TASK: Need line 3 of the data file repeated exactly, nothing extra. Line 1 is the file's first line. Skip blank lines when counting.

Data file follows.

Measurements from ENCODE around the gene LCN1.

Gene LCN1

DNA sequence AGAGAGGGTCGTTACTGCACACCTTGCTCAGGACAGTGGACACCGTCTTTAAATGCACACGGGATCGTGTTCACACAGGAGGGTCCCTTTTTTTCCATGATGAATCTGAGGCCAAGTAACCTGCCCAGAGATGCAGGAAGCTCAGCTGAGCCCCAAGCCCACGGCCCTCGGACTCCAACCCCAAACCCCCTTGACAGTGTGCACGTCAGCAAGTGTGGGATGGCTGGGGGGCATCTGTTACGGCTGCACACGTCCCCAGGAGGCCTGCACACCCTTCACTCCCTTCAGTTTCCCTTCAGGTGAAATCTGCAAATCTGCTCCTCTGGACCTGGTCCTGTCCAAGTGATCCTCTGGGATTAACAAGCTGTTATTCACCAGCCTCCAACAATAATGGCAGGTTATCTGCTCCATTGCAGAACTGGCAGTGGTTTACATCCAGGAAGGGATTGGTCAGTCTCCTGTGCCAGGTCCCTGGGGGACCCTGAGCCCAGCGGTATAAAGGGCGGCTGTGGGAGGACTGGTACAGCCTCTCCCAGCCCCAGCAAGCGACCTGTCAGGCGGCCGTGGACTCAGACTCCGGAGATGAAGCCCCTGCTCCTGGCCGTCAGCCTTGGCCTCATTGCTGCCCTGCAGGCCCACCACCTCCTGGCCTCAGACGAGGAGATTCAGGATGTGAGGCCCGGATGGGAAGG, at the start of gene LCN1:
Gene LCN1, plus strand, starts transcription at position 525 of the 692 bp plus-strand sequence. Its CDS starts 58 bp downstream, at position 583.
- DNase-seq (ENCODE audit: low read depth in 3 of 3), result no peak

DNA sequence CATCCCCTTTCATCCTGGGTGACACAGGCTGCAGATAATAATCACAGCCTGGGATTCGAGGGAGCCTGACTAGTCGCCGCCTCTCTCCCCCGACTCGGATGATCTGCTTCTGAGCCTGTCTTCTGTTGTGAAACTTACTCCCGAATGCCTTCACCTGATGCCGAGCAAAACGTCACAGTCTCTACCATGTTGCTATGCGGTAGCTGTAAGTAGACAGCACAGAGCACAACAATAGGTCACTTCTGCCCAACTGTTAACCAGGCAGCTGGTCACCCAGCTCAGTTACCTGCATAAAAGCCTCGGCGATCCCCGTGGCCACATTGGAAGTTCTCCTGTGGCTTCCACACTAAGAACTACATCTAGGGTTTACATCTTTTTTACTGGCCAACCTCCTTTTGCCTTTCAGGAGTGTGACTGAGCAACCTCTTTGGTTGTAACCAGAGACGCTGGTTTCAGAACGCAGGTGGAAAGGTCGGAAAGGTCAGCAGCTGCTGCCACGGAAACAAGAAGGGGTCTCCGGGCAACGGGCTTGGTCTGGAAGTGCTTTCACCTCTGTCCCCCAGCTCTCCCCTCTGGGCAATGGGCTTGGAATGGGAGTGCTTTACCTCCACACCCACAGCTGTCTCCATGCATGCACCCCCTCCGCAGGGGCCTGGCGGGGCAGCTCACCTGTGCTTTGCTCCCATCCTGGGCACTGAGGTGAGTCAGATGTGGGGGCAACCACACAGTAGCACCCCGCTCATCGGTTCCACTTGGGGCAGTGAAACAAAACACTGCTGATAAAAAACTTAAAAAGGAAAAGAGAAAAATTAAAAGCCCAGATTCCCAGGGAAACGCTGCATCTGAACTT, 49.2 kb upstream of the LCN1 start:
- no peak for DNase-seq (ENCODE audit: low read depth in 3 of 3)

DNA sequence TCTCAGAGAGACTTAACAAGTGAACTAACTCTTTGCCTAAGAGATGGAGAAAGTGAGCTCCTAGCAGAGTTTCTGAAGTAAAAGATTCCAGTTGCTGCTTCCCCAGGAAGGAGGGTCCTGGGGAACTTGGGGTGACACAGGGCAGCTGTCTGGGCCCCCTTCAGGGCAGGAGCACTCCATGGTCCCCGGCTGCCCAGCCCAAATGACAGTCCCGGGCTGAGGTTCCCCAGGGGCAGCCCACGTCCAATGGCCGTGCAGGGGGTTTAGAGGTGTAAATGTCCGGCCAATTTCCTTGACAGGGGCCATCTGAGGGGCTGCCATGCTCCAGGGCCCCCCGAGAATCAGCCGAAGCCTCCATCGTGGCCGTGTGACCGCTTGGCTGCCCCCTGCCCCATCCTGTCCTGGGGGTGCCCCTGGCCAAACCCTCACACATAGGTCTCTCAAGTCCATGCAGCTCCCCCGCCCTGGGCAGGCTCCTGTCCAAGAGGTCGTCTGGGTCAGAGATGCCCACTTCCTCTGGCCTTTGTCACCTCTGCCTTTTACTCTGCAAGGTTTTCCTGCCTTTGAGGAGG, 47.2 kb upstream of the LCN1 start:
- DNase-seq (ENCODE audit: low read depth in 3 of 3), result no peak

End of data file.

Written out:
DNA sequence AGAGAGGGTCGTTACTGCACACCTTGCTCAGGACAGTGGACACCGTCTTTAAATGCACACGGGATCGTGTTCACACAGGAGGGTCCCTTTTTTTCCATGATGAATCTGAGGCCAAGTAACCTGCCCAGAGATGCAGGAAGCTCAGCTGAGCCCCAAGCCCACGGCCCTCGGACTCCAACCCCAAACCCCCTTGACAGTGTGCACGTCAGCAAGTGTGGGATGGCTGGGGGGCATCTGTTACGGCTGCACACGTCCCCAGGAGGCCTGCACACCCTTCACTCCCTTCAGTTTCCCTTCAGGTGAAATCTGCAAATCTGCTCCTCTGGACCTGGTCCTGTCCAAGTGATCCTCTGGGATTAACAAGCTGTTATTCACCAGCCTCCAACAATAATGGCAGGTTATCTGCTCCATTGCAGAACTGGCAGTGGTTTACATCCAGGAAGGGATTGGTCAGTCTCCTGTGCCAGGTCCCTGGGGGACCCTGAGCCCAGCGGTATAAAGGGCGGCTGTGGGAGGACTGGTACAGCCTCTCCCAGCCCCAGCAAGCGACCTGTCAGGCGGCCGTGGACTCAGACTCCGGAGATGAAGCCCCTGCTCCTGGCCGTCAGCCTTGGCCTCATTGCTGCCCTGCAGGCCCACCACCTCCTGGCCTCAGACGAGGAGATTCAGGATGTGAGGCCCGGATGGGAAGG, at the start of gene LCN1: